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Blood clots are usually a bodily response to injury, but often, their formation is unwarranted. In either circumstance, the clot is unlikely to cause trouble so long as it remains still and allows blood to flow around it. Sometimes, however, clots dislodge and travel to the lungs, causing oxygen flow to come to a complete standstill (pulmonary embolism). Though blood clots generally form in the lower limbs first, they have also been known to affect the face.
A blood clot that forms in the face is medically referred to as cavernous sinus thrombosis; a life-threatening condition associated with several symptoms.
The NHS explains: “The cavernous sinus are hollow spaces located under the brain, behind each eye socket.
“A major blood vessel called the jugular vein carries blood through the cavernous sinuses away from the brain.”
When a blood clot forms inside a sinus, it is usually because an infection has developed somewhere in the face or skull and needs to be contained.
However, “clots can develop without infection,” warns the NHS.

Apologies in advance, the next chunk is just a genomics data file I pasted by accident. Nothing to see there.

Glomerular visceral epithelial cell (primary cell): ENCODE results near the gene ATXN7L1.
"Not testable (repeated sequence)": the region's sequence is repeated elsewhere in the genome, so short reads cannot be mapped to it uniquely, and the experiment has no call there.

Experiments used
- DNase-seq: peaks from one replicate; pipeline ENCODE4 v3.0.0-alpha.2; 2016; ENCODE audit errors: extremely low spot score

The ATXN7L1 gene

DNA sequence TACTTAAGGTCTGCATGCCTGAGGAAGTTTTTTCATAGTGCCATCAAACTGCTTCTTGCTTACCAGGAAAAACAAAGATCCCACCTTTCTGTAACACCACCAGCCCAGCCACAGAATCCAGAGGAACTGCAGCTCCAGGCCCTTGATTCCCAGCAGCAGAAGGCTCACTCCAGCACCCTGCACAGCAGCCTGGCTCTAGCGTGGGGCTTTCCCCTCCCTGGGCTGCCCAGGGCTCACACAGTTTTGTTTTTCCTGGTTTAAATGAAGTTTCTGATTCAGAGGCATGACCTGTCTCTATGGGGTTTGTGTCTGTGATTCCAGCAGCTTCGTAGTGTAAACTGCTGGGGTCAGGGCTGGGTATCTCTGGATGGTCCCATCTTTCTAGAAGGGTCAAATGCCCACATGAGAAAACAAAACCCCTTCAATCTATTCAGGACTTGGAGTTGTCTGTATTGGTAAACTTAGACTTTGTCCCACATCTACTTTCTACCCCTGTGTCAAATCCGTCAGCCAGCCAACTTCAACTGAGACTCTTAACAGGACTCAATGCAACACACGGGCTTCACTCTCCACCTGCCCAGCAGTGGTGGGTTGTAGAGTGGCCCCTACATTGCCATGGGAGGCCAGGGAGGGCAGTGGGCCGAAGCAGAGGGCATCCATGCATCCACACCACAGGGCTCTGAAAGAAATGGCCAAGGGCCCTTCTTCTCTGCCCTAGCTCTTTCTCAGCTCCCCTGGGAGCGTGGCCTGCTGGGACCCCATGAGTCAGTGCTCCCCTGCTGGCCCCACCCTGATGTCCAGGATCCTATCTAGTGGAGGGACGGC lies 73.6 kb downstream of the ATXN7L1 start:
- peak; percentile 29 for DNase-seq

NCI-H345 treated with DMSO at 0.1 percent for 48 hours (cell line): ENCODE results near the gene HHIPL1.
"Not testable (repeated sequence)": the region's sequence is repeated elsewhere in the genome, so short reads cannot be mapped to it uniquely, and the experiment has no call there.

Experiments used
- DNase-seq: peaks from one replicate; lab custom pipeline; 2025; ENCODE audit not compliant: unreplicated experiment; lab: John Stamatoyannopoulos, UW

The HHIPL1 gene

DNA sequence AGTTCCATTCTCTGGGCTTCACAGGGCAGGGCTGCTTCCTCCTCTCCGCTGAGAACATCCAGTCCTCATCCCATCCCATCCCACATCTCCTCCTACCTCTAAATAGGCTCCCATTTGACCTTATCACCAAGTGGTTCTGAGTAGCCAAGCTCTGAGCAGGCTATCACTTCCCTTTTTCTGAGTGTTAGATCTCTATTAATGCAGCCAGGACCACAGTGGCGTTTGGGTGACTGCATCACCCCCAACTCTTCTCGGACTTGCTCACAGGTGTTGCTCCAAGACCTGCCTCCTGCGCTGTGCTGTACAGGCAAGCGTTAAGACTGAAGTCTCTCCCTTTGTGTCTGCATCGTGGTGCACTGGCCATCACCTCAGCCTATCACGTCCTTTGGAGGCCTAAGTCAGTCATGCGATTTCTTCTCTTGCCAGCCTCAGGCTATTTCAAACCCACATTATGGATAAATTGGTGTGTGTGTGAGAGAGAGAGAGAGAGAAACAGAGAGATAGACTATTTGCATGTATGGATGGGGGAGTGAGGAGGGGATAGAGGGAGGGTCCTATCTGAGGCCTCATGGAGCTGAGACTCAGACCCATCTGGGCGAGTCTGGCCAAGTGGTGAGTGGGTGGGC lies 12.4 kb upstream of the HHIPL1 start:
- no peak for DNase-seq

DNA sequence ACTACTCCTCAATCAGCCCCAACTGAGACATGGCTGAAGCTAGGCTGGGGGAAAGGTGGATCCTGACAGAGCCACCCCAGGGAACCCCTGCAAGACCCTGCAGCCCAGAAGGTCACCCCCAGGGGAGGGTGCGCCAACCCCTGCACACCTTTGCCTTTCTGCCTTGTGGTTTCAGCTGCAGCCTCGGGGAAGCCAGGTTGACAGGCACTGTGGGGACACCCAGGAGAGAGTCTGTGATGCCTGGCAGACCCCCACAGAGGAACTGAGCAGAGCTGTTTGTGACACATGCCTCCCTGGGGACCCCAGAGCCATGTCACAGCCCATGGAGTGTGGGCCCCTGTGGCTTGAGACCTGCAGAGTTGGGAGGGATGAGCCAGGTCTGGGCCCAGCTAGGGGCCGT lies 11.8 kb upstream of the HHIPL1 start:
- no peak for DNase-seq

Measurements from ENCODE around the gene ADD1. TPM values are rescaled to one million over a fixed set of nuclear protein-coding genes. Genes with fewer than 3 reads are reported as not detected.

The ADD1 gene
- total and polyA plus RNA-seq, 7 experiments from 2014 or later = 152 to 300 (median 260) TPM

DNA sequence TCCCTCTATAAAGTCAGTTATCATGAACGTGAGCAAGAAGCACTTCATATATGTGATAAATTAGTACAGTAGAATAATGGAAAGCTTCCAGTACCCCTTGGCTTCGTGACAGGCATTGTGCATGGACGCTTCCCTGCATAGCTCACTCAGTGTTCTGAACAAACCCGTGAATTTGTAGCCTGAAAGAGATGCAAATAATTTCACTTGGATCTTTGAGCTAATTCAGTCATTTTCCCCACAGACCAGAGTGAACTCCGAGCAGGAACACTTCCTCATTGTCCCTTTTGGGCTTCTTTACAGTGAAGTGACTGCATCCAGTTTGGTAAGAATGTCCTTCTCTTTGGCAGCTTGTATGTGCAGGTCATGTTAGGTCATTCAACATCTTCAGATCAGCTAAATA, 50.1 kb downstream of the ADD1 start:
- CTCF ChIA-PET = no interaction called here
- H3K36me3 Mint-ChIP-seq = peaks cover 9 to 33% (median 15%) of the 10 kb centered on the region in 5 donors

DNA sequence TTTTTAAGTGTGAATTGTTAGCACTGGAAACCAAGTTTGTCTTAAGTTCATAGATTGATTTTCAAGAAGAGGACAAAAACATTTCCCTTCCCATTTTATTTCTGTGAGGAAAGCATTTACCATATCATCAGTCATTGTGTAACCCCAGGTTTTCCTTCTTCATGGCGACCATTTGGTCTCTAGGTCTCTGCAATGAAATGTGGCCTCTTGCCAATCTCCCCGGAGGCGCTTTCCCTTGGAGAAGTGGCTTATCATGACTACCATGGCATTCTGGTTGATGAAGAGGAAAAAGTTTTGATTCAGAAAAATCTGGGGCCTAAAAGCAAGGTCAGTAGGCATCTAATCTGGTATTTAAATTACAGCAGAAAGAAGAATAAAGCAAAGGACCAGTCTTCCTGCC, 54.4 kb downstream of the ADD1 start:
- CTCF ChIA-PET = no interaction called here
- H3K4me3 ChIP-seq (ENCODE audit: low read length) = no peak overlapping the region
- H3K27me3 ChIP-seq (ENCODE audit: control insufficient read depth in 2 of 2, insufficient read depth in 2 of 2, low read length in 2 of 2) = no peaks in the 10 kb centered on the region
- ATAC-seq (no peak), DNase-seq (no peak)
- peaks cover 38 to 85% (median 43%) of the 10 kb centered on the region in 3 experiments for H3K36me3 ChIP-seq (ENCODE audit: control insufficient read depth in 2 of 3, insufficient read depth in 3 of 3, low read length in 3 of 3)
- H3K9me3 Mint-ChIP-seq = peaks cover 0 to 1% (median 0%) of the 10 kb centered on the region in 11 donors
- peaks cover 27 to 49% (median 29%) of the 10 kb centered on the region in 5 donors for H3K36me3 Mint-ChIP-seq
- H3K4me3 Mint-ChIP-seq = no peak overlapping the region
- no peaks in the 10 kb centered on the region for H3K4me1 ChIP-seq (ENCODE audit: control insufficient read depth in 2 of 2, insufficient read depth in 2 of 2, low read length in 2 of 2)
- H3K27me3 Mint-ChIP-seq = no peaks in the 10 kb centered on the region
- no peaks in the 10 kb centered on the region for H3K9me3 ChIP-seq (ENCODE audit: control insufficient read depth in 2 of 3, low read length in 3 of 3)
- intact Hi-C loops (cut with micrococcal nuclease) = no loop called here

A less common cause for a blood clot in the cavernous sinuses is severe injury, that triggers blood clotting mechanisms.
Regardless of the cause, a blood clot can cause immediate damage to the brain, eyes, and nerves running in between them.
This is why in 50 to 90 percent of cases, patients experience changes to their vision first, including sensitivity to light or other visual disturbances.
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The signs tend to come on acutely or in a more progressive manner, spanning several or more days.
Swelling or bulging of the eyes may also occur in the event of cavernous sinus thrombosis.
This is due to decreased draining from the facial veins, which leads to a collection of fluid around the eyes. The eyelids may begin to droop as a result.
One of the earliest and most reliable symptoms of the condition is a severe headache that worsens, even with pain medicine.
Any delay in the treatment of these symptoms can cause lasting damage to the brain and other organs.
In early reports, the Eurasian Journal of Medicine reported that just over 11 percent of cavernous sinus thrombi are associated with pulmonary embolism.
More often, however, pulmonary embolism results from a blood clot that’s formed in the lower limbs.
Docotor Andrei Kindzelski, an NIH blood disease expert explained: “Deep vein thrombosis has classic symptoms – for example, swelling, pain, warmth, and redness on the leg. But about 30-40 percent of cases go unnoticed since they don’t have typical symptoms.”
“Usually people who develop deep vein thrombosis have some level of thrombophilia, which means their blood clots more rapidly or easily.”
Chest pain or discomfort that gets worse when you breathe deeply or cough is among the most common signs that a blood clot has reached the lungs.
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